Flexible Sigmoidoscopy
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Flexible Sigmoidoscopy

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A visual exam of the rectum and the lower portion of the colon, called the sigmoid colon, with an instrument called a flexible sigmoidoscope. This instrument shines light and allows the doctor to view the inside of the intestine (bowel) through a tiny video camera. Sigmoidoscopy can also be used to obtain tissue samples for testing.


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Parts of the Body Involved

The exam is intended for the sigmoid colon and rectum.

Reasons for Procedure

Flexible sigmoidoscopy is used to examine and diagnose problems inside the rectum and the sigmoid colon. The procedure is most often performed for the following reasons:

  • Obtain tissue samples for testing
  • Identify the source or cause of rectal bleeding, diarrhea, constipation, lower abdominal pain, or inflammation
  • Diagnose changes in bowel habits
  • Detect the presence of or remove polyps (small growths than can turn cancerous)
  • Monitor response to treatment in patients with inflammatory bowel disease
  • Screen for colorectal cancer
Colorectal cancer screening is recommended every 3 to 5 years for all people over 50. People with a family history of colon cancer or certain bowel diseases such as intestinal polyps, Crohn's disease , or ulcerative colitis should be screened earlier and more frequently.

Risk Factors for Complications During the Procedure

  • Pre-existing, severe heart or kidney condition
  • Treatment with certain medications, including aspirin and other drugs with anticoagulant or blood-thinning properties
  • Patient is unable to cooperate, possibly due to severe abdominal pain
  • Prior abdominal surgery or radiation treatments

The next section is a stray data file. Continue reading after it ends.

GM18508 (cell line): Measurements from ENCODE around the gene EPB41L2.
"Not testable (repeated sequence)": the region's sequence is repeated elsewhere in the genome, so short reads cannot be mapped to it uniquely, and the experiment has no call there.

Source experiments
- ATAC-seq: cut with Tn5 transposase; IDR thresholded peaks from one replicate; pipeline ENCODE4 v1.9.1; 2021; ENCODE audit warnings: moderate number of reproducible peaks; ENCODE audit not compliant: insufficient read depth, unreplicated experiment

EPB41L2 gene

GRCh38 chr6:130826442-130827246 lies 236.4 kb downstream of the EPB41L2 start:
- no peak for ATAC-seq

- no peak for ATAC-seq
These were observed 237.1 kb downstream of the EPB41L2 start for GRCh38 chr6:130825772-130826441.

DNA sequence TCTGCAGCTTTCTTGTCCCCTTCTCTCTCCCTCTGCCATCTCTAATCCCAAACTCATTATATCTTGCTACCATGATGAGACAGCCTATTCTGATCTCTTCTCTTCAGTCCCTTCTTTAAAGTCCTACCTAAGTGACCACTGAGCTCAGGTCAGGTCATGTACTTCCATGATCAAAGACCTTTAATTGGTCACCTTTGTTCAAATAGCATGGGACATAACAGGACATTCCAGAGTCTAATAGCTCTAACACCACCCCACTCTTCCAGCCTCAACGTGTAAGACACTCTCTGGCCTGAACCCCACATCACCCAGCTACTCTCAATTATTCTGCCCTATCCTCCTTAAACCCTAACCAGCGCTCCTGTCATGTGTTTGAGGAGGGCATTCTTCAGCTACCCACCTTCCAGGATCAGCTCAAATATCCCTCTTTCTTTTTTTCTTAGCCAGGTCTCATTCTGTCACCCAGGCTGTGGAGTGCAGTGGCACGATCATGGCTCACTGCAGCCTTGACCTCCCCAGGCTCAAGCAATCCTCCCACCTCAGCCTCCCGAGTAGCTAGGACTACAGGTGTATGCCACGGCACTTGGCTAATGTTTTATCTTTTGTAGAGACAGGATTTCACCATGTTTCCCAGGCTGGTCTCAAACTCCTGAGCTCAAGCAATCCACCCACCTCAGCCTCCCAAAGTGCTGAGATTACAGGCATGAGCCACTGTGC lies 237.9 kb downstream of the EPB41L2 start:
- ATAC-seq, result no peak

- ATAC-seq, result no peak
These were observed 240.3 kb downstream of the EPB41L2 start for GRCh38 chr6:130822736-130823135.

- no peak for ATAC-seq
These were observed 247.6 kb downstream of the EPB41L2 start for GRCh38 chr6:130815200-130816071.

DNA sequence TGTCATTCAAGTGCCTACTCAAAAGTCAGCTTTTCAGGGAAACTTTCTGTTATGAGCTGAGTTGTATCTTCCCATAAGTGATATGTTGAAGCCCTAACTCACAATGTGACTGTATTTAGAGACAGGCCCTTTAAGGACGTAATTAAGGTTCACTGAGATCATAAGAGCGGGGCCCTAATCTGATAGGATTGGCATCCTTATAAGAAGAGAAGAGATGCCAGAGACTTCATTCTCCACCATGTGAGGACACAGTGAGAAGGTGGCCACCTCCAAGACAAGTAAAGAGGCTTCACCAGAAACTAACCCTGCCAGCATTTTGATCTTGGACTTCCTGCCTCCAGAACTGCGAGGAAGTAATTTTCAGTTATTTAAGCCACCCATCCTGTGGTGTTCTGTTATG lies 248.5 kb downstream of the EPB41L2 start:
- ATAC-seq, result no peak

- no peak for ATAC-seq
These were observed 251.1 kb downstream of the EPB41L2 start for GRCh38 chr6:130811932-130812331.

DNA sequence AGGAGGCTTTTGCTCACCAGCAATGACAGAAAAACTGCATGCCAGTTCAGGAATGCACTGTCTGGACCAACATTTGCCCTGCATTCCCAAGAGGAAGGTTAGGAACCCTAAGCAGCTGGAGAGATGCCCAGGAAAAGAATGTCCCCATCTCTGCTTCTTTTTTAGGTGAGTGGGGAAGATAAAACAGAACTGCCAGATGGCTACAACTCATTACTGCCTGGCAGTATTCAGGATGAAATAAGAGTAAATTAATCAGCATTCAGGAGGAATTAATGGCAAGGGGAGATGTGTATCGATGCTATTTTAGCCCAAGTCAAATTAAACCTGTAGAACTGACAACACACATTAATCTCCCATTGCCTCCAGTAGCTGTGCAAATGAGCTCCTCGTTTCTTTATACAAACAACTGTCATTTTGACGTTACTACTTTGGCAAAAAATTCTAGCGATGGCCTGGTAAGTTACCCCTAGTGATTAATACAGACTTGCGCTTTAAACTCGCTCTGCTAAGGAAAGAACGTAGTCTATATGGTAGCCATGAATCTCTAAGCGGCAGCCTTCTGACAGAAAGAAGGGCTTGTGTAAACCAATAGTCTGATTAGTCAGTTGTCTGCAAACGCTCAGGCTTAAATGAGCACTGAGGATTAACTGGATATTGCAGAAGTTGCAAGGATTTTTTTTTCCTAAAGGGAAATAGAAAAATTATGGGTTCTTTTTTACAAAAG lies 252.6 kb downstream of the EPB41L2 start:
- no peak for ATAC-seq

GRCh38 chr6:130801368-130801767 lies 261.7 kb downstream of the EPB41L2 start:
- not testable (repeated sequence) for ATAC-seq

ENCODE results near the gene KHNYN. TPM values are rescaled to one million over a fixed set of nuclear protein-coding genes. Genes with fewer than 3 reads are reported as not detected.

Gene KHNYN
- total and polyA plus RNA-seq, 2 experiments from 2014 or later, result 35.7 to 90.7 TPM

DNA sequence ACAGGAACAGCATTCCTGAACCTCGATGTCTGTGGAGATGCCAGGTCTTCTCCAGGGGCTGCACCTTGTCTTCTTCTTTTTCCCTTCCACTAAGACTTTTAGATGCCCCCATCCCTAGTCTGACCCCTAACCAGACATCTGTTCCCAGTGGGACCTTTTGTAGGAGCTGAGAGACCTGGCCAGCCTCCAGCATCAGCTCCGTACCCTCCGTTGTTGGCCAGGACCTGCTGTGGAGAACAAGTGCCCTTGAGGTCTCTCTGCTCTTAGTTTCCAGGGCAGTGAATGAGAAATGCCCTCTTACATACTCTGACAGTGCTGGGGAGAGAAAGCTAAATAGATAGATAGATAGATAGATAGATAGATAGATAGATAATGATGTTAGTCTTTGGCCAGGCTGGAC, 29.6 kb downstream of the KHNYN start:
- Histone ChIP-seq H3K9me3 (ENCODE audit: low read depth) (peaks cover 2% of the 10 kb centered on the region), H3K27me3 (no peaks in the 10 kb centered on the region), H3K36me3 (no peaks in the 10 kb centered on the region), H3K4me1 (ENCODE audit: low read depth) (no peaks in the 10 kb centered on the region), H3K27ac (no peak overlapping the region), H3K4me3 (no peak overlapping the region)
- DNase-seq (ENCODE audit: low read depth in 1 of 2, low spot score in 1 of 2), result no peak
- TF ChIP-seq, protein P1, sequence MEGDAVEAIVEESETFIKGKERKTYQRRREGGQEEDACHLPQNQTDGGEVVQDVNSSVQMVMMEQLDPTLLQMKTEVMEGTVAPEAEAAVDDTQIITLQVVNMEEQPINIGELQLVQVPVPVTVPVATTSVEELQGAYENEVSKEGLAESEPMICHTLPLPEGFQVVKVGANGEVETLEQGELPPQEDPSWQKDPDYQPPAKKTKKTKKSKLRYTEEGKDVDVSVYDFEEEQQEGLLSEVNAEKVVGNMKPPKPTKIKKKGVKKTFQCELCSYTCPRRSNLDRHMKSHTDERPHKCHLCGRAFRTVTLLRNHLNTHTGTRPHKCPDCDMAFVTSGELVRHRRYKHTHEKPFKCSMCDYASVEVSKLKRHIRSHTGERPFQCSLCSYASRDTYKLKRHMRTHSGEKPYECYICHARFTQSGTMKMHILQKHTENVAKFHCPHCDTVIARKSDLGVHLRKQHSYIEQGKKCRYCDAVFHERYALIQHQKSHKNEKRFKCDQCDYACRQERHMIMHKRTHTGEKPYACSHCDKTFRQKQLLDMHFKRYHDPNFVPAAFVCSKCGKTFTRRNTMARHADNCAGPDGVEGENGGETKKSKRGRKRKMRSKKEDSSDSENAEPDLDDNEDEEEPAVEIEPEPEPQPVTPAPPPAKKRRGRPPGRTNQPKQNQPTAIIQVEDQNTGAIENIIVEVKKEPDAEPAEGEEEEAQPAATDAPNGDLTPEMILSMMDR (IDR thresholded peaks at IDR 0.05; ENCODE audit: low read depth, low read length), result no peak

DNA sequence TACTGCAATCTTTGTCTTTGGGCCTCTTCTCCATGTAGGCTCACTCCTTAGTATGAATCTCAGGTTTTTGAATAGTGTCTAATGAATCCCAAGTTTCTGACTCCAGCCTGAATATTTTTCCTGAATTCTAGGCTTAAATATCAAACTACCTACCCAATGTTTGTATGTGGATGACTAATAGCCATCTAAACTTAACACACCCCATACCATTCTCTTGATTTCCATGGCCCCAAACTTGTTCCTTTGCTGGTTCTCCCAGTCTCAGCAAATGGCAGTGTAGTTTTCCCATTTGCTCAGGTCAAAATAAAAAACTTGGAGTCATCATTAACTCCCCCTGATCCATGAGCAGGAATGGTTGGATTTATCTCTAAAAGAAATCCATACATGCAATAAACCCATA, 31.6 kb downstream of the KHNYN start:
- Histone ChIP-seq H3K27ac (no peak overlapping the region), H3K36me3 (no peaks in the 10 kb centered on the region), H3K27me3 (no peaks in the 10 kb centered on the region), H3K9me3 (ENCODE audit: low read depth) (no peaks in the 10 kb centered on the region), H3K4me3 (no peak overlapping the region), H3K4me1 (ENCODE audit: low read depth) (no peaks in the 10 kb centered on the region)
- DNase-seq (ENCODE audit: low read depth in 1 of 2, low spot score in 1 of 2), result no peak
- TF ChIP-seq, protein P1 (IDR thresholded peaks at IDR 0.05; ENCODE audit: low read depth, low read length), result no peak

What to Expect

Prior to Procedure

Your doctor will likely do the following:

  • Physical and rectal exam
  • Health history
  • Review your medications
  • Test to check for hidden blood in your stool called occult blood

In the days leading up to your procedure:

  • Your lower intestine must be completely cleaned out before the procedure. Any stool left in the intestine will block the doctor's view. This preparation may start several days before the procedure. Follow your doctor's instructions, which may include any of the following cleansing methods:
    • Enemas—fluid introduced into the rectum to stimulate a bowel movement
    • Laxatives—medications that cause you to have soft bowel movements
    • A clear-liquid diet
    • Oral cathartic medications—a large container of fluid to drink, which stimulates a bowel movement
  • When making the appointment, ask about any medication restrictions. You may need to stop taking anti-inflammatory and blood thinning medications, including aspirin and ibuprofen, 7 to 10 days before the procedure.
  • You may need to stop taking iron supplements or vitamins containing iron.
  • The night before, eat a light meal and do not eat or drink anything after midnight.
  • Wear comfortable clothing.

During Procedure:

You'll be positioned either on your left side with knees bent and drawn up toward your chest, on your back with your feet in stirrups (as for a pelvic examination), or on a special table. Try to relax and breathe slowly and deeply.